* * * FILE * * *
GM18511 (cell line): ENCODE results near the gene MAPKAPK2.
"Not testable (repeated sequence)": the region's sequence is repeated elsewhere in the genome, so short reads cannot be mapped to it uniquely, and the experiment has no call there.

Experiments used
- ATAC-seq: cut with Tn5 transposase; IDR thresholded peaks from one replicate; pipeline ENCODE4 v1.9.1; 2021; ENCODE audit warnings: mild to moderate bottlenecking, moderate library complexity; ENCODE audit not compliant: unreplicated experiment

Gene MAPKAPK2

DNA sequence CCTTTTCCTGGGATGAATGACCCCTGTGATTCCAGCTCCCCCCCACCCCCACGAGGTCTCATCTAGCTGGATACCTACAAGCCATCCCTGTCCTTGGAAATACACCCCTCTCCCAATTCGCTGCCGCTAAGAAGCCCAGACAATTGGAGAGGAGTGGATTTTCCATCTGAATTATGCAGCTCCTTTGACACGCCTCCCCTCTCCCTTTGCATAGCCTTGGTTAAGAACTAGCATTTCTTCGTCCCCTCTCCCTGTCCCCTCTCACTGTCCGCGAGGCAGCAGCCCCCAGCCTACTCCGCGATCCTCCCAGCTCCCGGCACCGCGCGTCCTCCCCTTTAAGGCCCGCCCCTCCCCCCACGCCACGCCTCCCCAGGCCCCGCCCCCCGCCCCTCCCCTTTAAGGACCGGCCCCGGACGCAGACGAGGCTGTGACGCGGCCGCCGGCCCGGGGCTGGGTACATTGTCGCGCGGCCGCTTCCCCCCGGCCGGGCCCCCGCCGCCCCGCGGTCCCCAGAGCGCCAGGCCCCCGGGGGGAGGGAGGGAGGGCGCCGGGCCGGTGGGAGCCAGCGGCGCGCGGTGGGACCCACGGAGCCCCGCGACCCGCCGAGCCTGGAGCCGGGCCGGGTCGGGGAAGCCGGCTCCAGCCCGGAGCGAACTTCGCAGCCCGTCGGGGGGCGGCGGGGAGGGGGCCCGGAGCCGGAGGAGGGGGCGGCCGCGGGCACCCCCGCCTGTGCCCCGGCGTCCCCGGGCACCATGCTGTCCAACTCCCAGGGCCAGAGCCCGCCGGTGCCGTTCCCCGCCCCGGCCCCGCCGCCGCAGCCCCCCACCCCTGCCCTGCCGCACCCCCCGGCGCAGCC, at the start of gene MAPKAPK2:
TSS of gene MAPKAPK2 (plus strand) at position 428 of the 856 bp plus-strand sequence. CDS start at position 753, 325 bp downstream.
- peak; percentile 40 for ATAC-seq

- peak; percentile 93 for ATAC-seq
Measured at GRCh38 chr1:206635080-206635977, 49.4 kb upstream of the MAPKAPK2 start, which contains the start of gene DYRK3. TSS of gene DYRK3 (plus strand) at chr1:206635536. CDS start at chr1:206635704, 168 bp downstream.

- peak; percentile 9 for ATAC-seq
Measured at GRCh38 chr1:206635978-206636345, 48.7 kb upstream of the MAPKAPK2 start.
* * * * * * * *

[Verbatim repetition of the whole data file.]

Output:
GM18511 (cell line): ENCODE results near the gene MAPKAPK2.
"Not testable (repeated sequence)": the region's sequence is repeated elsewhere in the genome, so short reads cannot be mapped to it uniquely, and the experiment has no call there.

Experiments used
- ATAC-seq: cut with Tn5 transposase; IDR thresholded peaks from one replicate; pipeline ENCODE4 v1.9.1; 2021; ENCODE audit warnings: mild to moderate bottlenecking, moderate library complexity; ENCODE audit not compliant: unreplicated experiment

Gene MAPKAPK2

DNA sequence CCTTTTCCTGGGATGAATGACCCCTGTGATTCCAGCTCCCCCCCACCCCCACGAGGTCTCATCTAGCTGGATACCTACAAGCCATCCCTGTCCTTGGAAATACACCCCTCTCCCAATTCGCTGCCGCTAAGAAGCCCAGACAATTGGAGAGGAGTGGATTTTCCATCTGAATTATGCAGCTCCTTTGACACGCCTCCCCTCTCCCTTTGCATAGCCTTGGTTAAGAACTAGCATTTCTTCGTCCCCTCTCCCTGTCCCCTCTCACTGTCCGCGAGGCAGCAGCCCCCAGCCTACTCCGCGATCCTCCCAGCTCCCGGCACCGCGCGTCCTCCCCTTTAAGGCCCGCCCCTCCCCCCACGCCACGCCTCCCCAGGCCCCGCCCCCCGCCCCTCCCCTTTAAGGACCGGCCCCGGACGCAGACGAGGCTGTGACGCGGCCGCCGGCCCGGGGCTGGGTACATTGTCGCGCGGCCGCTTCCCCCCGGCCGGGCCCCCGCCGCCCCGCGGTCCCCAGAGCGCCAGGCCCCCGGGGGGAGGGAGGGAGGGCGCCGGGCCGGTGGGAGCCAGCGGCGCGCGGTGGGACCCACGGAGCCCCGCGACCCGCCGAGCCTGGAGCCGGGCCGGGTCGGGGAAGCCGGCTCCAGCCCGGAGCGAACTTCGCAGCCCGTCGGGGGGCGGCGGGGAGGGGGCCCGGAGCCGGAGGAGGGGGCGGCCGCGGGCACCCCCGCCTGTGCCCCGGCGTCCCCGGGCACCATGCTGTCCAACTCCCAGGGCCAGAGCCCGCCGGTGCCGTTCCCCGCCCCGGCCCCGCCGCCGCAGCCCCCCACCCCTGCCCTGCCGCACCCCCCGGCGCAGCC, at the start of gene MAPKAPK2:
TSS of gene MAPKAPK2 (plus strand) at position 428 of the 856 bp plus-strand sequence. CDS start at position 753, 325 bp downstream.
- peak; percentile 40 for ATAC-seq

- peak; percentile 93 for ATAC-seq
Measured at GRCh38 chr1:206635080-206635977, 49.4 kb upstream of the MAPKAPK2 start, which contains the start of gene DYRK3. TSS of gene DYRK3 (plus strand) at chr1:206635536. CDS start at chr1:206635704, 168 bp downstream.

- peak; percentile 9 for ATAC-seq
Measured at GRCh38 chr1:206635978-206636345, 48.7 kb upstream of the MAPKAPK2 start.